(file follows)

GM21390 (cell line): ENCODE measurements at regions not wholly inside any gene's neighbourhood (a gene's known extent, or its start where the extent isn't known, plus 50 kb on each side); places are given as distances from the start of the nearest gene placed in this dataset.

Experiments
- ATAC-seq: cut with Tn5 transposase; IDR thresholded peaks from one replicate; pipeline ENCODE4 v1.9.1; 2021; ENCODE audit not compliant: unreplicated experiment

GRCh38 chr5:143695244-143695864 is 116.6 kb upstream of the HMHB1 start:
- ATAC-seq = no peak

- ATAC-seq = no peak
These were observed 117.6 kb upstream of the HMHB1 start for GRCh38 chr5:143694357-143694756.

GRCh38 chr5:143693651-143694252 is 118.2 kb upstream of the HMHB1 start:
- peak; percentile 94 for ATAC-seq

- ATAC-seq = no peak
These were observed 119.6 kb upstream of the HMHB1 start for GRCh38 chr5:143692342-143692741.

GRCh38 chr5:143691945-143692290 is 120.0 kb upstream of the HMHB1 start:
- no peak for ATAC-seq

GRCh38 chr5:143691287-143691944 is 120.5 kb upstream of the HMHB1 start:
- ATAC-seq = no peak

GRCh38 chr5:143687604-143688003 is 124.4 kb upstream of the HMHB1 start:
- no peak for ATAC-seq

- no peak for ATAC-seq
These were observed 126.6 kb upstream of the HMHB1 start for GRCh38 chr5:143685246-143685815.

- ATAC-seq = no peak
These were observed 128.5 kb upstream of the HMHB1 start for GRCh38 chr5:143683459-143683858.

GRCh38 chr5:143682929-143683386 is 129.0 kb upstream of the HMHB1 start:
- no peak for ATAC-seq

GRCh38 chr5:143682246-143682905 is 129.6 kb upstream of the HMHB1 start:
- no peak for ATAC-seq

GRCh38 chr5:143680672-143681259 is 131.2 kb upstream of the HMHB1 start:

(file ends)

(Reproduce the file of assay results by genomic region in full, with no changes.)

GM21390 (cell line): ENCODE measurements at regions not wholly inside any gene's neighbourhood (a gene's known extent, or its start where the extent isn't known, plus 50 kb on each side); places are given as distances from the start of the nearest gene placed in this dataset.

Experiments
- ATAC-seq: cut with Tn5 transposase; IDR thresholded peaks from one replicate; pipeline ENCODE4 v1.9.1; 2021; ENCODE audit not compliant: unreplicated experiment

GRCh38 chr5:143695244-143695864 is 116.6 kb upstream of the HMHB1 start:
- ATAC-seq = no peak

- ATAC-seq = no peak
These were observed 117.6 kb upstream of the HMHB1 start for GRCh38 chr5:143694357-143694756.

GRCh38 chr5:143693651-143694252 is 118.2 kb upstream of the HMHB1 start:
- peak; percentile 94 for ATAC-seq

- ATAC-seq = no peak
These were observed 119.6 kb upstream of the HMHB1 start for GRCh38 chr5:143692342-143692741.

GRCh38 chr5:143691945-143692290 is 120.0 kb upstream of the HMHB1 start:
- no peak for ATAC-seq

GRCh38 chr5:143691287-143691944 is 120.5 kb upstream of the HMHB1 start:
- ATAC-seq = no peak

GRCh38 chr5:143687604-143688003 is 124.4 kb upstream of the HMHB1 start:
- no peak for ATAC-seq

- no peak for ATAC-seq
These were observed 126.6 kb upstream of the HMHB1 start for GRCh38 chr5:143685246-143685815.

- ATAC-seq = no peak
These were observed 128.5 kb upstream of the HMHB1 start for GRCh38 chr5:143683459-143683858.

GRCh38 chr5:143682929-143683386 is 129.0 kb upstream of the HMHB1 start:
- no peak for ATAC-seq

GRCh38 chr5:143682246-143682905 is 129.6 kb upstream of the HMHB1 start:
- no peak for ATAC-seq

GRCh38 chr5:143680672-143681259 is 131.2 kb upstream of the HMHB1 start: